Dr. Bernardo Villegas

Largest vineyard in the world

Last April 18 to 27, 2023, First Metro Corporation, EDI  Staffbuilders and the University of Asia and the Pacific led a group of some top Philippine corporations—especially in infrastructures, renewable energy and agribusiness—in a road show to Spain.  The purpose was to try to convert pledges and promises to invest in the Philippines to actual inflows of Foreign Direct Investments (FDIs) from Spanish companies. It was a response to the appeal of President Ferdinand Marcos Jr. to the private sector to help follow up the results of his many trips abroad, a major objective of which is to bring in long-term capital to help improve Philippine infrastructures, renewable energy supplies and food security.

Following economic footsteps of Spain

It is interesting to note that the Plan of Stabilization that jump started the rise of the Spanish economy from the “sick man of Europe” to the Iberian tiger actively targeted  a major inflow of foreign capital into Spain by facilitating foreign investments in the country and by granting amnesty to all Spaniards who had illegally accumulated wealth abroad and who were willing to repatriate such wealth; capital held abroad by Spaniards could be brought back to Spain without fear of government prosecution.  The framers of the Plan of Stabilization clearly understood that a massive entry of foreign capital into Spain was the most effective way of obtaining external equilibrium.  A similar situation exists in the Philippines today:  we cannot continue the Build, Build, Build program started during the Duterte Administration without a massive dose of Foreign Direct Investments.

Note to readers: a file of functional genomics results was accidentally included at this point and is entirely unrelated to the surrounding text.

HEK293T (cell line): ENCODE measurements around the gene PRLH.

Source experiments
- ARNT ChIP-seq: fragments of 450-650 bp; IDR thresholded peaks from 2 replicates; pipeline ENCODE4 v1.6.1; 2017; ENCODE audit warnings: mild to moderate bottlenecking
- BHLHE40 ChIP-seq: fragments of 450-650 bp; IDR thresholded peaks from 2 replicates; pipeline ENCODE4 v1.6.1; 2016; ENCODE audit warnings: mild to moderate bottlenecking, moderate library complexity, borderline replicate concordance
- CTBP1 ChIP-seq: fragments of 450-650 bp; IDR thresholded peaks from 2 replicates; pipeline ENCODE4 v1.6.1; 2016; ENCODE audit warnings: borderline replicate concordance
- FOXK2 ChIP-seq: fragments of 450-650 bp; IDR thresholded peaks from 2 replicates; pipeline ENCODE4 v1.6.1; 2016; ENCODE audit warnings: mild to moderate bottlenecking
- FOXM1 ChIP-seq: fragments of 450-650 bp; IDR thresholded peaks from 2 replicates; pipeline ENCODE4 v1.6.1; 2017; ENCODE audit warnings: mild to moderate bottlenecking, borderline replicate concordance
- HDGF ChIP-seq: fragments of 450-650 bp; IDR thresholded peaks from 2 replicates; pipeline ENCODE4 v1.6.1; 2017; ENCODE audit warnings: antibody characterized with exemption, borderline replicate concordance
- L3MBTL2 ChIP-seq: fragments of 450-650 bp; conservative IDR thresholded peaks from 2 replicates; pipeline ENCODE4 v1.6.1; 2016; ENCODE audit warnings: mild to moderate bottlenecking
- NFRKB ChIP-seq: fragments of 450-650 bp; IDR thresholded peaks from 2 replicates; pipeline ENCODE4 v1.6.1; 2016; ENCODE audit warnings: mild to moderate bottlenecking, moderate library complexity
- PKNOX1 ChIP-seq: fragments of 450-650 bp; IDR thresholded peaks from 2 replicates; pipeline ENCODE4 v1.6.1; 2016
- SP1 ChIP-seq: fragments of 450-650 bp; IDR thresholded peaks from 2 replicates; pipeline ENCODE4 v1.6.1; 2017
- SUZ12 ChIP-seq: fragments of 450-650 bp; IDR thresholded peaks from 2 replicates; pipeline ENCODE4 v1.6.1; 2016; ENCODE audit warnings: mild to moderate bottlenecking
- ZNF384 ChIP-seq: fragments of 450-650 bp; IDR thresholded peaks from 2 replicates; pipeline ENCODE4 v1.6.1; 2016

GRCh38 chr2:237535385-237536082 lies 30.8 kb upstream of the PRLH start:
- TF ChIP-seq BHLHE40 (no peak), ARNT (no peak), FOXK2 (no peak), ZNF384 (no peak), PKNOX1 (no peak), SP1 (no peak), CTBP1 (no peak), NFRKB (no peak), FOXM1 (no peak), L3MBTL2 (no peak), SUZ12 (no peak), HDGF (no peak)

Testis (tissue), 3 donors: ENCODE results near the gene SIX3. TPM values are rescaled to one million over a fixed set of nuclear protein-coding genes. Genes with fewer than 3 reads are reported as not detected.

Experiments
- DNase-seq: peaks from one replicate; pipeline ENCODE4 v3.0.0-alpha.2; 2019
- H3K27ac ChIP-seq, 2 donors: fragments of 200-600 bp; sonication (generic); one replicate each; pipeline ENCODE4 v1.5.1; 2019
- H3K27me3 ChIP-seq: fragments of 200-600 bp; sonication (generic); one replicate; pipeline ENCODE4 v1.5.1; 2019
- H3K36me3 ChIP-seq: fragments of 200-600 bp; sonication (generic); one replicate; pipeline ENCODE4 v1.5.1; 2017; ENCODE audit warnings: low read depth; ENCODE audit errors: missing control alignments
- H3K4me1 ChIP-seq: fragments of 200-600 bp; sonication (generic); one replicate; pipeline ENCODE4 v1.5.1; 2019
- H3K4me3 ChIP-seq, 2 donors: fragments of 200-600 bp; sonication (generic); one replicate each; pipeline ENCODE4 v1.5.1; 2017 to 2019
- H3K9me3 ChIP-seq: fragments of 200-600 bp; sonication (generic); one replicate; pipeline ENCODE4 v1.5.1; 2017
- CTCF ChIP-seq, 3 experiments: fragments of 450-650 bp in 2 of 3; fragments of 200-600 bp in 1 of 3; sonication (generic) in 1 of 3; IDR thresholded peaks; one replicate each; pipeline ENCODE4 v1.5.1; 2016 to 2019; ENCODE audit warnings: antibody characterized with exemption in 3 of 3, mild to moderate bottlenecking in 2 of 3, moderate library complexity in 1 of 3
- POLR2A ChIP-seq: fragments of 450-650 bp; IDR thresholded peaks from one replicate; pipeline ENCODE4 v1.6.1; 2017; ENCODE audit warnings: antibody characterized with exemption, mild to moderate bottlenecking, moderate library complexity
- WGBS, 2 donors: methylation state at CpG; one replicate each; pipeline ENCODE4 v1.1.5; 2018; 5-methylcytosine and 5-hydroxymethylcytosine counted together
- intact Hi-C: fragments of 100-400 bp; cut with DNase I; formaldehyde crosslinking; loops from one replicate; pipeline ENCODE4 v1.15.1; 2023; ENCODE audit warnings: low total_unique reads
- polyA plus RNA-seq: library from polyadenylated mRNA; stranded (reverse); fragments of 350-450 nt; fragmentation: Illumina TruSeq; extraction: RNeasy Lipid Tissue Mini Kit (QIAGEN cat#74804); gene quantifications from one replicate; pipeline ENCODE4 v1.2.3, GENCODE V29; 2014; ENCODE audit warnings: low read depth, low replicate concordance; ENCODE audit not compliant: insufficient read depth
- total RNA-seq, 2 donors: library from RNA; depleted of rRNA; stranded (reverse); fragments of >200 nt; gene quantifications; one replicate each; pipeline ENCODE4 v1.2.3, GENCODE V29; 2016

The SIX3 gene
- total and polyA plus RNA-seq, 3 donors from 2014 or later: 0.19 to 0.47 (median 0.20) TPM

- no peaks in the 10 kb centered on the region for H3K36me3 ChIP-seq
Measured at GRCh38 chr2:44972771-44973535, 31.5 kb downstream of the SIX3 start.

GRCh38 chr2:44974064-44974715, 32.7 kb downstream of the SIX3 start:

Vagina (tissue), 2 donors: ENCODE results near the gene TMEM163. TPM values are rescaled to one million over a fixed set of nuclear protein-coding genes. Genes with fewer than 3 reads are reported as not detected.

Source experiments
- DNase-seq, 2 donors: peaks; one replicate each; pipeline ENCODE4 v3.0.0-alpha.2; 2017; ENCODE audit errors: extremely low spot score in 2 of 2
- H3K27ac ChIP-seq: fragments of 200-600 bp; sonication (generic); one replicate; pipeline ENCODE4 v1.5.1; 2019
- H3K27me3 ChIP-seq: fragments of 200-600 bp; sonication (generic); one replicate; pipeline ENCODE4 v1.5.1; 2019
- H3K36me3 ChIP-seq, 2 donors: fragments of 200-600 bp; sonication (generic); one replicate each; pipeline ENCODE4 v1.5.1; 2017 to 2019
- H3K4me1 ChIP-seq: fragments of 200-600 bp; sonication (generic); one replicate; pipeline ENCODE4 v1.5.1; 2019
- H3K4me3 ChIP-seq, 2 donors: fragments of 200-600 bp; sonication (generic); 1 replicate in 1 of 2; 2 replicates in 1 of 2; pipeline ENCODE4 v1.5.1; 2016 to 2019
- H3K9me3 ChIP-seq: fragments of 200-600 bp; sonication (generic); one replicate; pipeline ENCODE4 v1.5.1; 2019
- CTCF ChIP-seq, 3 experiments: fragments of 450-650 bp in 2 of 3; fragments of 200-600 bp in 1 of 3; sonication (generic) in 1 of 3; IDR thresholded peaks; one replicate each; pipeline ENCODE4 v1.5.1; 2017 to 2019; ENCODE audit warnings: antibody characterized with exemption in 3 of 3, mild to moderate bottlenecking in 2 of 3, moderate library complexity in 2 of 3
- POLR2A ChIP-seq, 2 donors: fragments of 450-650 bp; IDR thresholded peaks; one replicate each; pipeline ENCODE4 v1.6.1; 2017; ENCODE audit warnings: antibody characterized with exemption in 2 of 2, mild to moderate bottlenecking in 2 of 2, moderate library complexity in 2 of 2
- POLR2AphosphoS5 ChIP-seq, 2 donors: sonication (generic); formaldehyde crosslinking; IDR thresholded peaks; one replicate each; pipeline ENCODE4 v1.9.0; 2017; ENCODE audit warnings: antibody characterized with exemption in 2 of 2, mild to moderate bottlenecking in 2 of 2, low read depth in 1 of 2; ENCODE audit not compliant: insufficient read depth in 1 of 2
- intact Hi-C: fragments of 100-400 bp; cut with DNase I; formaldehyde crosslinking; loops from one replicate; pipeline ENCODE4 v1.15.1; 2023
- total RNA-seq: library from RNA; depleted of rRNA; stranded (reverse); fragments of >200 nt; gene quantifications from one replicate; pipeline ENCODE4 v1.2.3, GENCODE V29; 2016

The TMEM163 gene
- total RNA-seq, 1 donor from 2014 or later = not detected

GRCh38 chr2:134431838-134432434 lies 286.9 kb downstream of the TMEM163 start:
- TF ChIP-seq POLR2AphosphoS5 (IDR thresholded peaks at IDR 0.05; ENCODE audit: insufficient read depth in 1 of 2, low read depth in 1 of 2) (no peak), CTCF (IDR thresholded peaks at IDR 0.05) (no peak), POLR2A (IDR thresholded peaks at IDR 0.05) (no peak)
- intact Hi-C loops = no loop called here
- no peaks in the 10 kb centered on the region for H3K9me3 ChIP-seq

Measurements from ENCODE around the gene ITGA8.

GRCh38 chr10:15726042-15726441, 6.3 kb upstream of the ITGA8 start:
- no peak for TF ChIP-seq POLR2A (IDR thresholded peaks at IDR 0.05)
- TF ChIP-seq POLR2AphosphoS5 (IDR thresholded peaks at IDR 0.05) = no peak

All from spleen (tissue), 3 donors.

Following economic footsteps of Spain

I just led a road show for Philippine top executives and entrepreneurs to meet their counterparts in Spain for possible joint investments and trade relations. It was exactly  60 years ago, in 1963, when I first visited Spain as a young research fellow  with a fresh doctorate degree from Harvard and ready to do some case writing for what then was a fledgling business school that was being helped by the Harvard Business School in faculty and curriculum development.  That business school, started in 1958, is now one of the most famous business schools in the world, the IESE Business School, and has been ranked by the Financial Times for six consecutive years as the best in offering executive education programs.  In 2023, the Financial Times ranked its MBA program as third best in the world, followed by its former mentor HBS as fourth best.

Short term forecasts for 2023

Whatever happens in the global economy, the Philippine economy is resilient enough to continue growing at 6 to 7 percent for the entire of 2023.  In fact, there is a possibility that the GDP growth for the first quarter of 2023 could have surpassed 7 percent.  With a very experienced and competent Central Bank, inflation can be expected to slow down to 4 to 5 % by the end of the year.  Higher balance of payments deficit resulting from the slowing down of exports would lead to the weakening of the peso vs. the dollar, with year-end expected exchange rate to range between P55 to P56 to a US dollar.